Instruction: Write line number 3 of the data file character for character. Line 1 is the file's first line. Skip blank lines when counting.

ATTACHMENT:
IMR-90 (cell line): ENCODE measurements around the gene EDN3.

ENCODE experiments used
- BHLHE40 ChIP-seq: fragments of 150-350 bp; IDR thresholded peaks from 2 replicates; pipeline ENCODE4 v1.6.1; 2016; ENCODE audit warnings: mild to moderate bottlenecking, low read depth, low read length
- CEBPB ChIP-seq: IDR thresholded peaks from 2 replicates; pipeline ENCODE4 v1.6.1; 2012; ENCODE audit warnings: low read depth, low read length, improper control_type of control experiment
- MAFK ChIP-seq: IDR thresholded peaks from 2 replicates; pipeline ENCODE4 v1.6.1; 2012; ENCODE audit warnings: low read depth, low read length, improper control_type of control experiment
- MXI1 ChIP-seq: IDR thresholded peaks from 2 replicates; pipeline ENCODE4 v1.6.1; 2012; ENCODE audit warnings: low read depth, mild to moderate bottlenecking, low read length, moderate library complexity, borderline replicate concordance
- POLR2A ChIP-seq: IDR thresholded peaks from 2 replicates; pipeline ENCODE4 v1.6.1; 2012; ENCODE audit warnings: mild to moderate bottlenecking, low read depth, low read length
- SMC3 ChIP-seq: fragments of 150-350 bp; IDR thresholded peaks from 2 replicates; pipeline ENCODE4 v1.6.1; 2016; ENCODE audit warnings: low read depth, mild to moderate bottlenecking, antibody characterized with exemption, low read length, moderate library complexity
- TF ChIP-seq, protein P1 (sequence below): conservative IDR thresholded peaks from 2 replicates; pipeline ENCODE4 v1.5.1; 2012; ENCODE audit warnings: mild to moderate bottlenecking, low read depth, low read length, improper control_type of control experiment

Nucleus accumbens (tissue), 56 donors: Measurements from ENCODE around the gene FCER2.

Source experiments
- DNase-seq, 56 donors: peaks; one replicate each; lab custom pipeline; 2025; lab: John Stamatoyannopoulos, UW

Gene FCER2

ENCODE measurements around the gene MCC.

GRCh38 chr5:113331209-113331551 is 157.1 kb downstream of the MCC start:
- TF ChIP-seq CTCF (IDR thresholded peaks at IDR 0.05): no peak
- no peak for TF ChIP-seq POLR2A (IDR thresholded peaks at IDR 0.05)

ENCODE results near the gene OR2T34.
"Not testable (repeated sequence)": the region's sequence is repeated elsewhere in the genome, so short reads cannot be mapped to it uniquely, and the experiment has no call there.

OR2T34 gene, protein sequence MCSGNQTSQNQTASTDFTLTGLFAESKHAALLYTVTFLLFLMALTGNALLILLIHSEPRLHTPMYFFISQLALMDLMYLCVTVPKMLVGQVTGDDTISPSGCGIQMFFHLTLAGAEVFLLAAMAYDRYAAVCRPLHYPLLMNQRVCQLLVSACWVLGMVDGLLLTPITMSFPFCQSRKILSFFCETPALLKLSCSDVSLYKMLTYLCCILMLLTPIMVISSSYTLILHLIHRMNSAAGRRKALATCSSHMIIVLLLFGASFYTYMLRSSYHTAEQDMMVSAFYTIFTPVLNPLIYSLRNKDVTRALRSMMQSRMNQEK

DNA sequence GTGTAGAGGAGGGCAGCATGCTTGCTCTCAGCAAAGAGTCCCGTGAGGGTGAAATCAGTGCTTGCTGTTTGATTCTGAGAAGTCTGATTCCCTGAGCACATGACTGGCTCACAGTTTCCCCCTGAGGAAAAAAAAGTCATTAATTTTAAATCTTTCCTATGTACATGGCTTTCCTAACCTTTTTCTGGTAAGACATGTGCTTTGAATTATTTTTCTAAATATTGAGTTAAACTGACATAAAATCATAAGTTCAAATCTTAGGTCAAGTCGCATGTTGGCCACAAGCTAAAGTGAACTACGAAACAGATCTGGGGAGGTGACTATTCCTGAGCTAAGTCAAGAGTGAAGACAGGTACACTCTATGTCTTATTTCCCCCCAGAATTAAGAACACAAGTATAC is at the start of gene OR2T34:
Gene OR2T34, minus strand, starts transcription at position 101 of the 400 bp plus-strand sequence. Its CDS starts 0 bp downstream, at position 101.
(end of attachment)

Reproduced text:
- BHLHE40 ChIP-seq: fragments of 150-350 bp; IDR thresholded peaks from 2 replicates; pipeline ENCODE4 v1.6.1; 2016; ENCODE audit warnings: mild to moderate bottlenecking, low read depth, low read length